While lab spokesman Kevin Roark acknowledged Friday's decision was extreme, he said: "We know here at the lab that it's the right thing to do."

In addition to the security issues, a graduate student at the lab was involved in an accident Wednesday involving a laser. The woman suffered an eye injury when light from the laser, which she thought was off, entered her eye, Roark told the Albuquerque Journal. The lab planned to send the woman to Maryland for treatment.

The stand-down is open ended, with some lab departments expected to resume work sooner than others. Nanos said officials will review every department's activities and recommend work resume only when all compliance issues have been addressed.

With classified work at a standstill Friday at the birthplace of the atomic bomb, some observers wondered whether the latest security shake-up at Los Alamos is the fatal blow for its embattled manager.

Scientists spent much of the day inventorying the lab's stock of electronic data storage devices after two turned up missing last week.

Lab and Energy Department officials said little about what's missing - the DOE calls them computer disks - and how they may have disappeared.

Energy Secretary Spencer Abraham ordered two of his top people to personally oversee the lab inquiry.

"If this doesn't knock the University of California out of its contract, then nothing will," said Steven Aftergood, director of the Federation of American Scientists' project on government secrecy.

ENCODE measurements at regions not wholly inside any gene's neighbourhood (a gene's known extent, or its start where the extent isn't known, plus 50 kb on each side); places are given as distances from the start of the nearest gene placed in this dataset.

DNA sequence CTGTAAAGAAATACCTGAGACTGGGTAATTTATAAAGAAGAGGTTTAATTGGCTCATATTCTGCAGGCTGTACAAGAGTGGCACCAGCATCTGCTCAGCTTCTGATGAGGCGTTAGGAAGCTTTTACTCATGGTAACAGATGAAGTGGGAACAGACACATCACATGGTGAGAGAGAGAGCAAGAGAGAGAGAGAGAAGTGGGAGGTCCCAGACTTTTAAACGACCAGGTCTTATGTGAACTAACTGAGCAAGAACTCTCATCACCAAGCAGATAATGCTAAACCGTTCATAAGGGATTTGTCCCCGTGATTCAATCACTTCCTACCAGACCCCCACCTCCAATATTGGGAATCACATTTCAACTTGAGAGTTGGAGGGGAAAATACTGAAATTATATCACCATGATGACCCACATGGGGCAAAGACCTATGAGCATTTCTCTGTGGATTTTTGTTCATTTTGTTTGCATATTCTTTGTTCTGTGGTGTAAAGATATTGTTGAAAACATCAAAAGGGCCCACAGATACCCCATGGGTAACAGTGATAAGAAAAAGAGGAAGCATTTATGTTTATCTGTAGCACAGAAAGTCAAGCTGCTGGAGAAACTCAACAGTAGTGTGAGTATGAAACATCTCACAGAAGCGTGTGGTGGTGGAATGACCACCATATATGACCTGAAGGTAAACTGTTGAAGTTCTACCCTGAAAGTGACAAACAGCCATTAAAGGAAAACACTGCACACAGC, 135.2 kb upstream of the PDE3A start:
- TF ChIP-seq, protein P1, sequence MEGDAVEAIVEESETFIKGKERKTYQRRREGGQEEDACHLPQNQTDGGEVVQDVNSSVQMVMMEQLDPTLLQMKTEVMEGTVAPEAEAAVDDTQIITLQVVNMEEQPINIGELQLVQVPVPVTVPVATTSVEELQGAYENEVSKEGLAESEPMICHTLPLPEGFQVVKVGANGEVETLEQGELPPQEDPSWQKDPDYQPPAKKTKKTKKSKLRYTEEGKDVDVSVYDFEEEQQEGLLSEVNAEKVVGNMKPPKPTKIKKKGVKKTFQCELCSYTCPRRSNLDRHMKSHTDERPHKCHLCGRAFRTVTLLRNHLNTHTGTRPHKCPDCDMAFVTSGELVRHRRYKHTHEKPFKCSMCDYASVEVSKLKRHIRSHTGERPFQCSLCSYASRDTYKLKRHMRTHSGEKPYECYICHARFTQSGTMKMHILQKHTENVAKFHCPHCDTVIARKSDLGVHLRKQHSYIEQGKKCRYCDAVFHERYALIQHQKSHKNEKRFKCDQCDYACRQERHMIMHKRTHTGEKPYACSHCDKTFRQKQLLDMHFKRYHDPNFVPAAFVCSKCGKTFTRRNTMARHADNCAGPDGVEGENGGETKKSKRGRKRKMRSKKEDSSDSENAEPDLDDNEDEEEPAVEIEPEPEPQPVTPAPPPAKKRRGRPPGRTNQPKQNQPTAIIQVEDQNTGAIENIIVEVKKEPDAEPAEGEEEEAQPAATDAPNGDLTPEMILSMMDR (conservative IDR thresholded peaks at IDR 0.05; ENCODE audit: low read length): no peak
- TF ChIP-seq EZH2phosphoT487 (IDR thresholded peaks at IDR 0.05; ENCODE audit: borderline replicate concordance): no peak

He said UC's ability to run the lab "is in question as never before."

UC officials haven't said whether they'll compete for the contract, which expires next year, although regents have told staff to prepare as though they will.

Abraham opted for the first-ever contract competition last year after a management and purchasing scandal at Los Alamos cost top managers their jobs and prompted an overhaul of business practices.

Over the last year, employees also couldn't find a recordable data storage device, nine floppy disks and a large-capacity storage disk containing classified information. Lab officials believe the material was destroyed.

"These repeated incidences certainly do not help the University of California as the Los Alamos contract competition moves forward," said Sen. Pete Domenici, R-N.M., a longtime UC supporter.

Sen. Jeff Bingaman, D-N.M., called the school's response to the latest incident a crucial test.

"When it comes time to award the future management contract for LANL, DOE will have to consider how effectively UC responded to this incident," he said.

Adding to UC speculation, Aftergood said, is the fact so little is known about the latest security lapse. He said the lab seems much more concerned this time.

Robert Foley, UC's vice president of laboratory management, said he believes scientists have been reluctant to blow the whistle on colleagues who don't follow the rules.

Changing managers may not be "sufficient to bring about a culture change," Aftergood said.

Deputy Energy Secretary Kyle McSlarrow and National Nuclear Security Administration Linton Brooks are overseeing the inquiry. Brooks will tour the lab Sunday, and McSlarrow will join him Monday.

Reps. Joe Barton, R-Texas, and Diana DeGette, D-Colo., members of the House Energy and Commerce Committee, also arrive Monday.